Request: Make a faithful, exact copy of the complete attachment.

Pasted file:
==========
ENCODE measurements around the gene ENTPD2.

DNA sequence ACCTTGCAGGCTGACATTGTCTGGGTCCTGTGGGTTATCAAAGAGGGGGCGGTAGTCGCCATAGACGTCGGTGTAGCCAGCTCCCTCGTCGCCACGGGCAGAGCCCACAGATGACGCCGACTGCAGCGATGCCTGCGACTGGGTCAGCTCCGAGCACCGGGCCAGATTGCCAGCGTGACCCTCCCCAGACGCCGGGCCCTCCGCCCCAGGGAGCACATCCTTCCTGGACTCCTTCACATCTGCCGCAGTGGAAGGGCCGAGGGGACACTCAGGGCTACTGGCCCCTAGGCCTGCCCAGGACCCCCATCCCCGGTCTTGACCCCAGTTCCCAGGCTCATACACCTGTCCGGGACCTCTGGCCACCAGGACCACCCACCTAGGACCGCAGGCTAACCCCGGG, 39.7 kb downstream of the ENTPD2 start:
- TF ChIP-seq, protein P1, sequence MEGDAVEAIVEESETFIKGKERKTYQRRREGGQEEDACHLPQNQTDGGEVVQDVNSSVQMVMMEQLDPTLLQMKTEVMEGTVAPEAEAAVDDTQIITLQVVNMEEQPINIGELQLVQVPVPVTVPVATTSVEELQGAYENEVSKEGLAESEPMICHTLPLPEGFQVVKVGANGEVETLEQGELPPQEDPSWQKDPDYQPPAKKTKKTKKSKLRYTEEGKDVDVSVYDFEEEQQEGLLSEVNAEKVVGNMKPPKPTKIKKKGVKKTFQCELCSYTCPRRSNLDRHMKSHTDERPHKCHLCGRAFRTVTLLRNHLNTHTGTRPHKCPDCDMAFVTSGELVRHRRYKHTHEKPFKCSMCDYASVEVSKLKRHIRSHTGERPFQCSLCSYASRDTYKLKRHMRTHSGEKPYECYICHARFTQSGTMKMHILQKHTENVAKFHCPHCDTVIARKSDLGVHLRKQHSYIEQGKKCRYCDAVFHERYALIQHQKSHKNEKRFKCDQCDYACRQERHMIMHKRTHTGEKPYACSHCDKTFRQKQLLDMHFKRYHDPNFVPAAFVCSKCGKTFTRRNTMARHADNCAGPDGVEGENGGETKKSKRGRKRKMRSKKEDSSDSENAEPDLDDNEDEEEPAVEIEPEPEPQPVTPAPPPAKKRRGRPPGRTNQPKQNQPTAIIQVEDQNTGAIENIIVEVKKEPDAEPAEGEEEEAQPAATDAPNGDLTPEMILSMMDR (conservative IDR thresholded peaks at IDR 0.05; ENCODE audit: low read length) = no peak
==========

ENCODE measurements around the gene ENTPD2.

DNA sequence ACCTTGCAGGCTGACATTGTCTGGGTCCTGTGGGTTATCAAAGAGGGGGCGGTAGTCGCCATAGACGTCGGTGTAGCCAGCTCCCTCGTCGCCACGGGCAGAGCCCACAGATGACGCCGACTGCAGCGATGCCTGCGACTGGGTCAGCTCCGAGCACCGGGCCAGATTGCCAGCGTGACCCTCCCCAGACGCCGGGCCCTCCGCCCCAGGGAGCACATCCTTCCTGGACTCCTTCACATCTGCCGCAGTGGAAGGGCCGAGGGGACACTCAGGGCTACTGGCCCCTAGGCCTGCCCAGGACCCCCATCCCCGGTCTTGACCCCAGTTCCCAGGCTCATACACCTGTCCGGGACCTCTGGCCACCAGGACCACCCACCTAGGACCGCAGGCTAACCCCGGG, 39.7 kb downstream of the ENTPD2 start:
- TF ChIP-seq, protein P1, sequence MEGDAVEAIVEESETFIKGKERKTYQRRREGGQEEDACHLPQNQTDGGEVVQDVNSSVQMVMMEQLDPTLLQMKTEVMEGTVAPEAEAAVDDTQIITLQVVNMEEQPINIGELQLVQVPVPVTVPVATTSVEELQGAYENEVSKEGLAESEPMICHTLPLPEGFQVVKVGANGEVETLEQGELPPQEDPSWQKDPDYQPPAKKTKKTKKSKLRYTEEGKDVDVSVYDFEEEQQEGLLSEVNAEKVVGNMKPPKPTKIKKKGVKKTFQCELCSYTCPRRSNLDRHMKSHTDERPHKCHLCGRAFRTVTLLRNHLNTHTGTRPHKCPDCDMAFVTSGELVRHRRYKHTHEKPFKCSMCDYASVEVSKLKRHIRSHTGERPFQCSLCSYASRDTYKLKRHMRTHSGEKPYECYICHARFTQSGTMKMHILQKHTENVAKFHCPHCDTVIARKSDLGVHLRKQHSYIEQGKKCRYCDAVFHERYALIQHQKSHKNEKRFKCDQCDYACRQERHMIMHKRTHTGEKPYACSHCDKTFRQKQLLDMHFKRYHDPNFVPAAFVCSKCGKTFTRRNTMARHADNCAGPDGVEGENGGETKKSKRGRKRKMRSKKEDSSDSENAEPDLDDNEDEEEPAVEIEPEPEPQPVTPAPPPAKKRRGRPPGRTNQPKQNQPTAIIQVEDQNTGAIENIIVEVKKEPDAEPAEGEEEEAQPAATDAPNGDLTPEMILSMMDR (conservative IDR thresholded peaks at IDR 0.05; ENCODE audit: low read length) = no peak